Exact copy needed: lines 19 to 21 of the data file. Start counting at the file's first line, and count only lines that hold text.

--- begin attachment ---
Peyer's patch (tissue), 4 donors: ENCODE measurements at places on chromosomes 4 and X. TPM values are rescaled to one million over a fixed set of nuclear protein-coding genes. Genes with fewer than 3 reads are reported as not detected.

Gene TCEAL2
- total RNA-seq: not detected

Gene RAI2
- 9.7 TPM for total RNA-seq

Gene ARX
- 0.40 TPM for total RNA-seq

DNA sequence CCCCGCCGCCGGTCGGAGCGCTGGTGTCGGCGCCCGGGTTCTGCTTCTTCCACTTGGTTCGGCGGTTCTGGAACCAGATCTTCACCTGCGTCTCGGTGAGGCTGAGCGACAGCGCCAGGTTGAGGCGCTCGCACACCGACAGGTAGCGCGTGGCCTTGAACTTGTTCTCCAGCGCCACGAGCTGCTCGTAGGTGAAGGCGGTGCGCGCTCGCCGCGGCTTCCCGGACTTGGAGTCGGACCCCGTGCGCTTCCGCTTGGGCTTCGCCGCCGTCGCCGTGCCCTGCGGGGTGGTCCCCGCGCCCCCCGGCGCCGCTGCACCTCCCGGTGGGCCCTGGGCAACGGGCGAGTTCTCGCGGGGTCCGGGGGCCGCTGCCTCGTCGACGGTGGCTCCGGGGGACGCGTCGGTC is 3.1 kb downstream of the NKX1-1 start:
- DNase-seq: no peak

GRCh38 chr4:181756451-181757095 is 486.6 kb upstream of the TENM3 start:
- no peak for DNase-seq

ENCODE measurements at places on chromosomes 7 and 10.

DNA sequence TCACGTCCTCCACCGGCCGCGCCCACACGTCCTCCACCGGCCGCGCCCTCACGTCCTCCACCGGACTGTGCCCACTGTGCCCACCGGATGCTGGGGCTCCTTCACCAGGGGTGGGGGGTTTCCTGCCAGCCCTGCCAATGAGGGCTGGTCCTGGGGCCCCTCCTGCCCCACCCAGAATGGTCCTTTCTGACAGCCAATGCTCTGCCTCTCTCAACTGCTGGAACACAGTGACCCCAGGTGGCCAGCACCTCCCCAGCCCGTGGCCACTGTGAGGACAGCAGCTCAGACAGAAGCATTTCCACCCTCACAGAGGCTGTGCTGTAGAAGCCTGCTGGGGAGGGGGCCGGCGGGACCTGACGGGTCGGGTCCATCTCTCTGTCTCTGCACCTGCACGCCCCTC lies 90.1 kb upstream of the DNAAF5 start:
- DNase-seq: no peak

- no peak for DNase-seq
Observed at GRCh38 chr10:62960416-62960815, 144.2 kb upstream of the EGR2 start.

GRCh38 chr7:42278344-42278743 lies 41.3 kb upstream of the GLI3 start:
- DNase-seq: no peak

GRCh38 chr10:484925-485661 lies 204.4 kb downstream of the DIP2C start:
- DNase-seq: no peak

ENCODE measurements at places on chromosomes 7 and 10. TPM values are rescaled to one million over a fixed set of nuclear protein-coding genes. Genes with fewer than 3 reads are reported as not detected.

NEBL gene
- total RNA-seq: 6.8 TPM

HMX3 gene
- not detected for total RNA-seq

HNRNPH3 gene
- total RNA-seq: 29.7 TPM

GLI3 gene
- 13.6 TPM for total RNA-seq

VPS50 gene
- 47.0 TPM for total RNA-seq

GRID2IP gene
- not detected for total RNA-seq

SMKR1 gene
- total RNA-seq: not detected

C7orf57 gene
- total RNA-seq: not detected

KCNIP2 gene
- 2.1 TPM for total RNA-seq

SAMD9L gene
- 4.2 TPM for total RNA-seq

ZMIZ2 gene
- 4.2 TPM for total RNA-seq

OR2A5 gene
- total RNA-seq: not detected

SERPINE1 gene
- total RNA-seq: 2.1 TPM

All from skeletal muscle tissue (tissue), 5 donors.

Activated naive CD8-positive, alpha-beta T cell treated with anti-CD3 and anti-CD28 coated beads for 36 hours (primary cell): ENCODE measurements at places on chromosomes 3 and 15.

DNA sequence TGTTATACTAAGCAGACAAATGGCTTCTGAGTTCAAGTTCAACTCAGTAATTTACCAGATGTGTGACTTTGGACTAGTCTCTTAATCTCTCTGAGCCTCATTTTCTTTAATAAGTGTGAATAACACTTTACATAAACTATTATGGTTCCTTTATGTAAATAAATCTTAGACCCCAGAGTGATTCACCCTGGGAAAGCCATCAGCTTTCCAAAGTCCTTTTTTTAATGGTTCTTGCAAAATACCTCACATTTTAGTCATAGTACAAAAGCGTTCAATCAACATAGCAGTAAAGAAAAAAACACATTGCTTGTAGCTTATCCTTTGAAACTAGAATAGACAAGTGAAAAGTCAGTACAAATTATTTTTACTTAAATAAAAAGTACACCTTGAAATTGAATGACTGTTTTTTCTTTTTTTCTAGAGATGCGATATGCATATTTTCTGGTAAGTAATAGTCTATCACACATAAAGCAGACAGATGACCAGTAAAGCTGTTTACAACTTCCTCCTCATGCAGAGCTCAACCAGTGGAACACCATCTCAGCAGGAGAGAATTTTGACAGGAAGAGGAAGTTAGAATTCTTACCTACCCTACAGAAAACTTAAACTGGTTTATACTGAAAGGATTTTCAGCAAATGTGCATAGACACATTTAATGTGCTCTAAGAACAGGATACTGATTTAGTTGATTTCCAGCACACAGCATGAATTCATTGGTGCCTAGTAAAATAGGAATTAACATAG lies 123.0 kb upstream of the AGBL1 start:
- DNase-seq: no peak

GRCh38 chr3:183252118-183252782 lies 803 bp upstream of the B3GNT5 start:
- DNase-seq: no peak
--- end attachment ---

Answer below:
GRCh38 chr10:484925-485661 lies 204.4 kb downstream of the DIP2C start:
- DNase-seq: no peak

ENCODE measurements at places on chromosomes 7 and 10. TPM values are rescaled to one million over a fixed set of nuclear protein-coding genes. Genes with fewer than 3 reads are reported as not detected.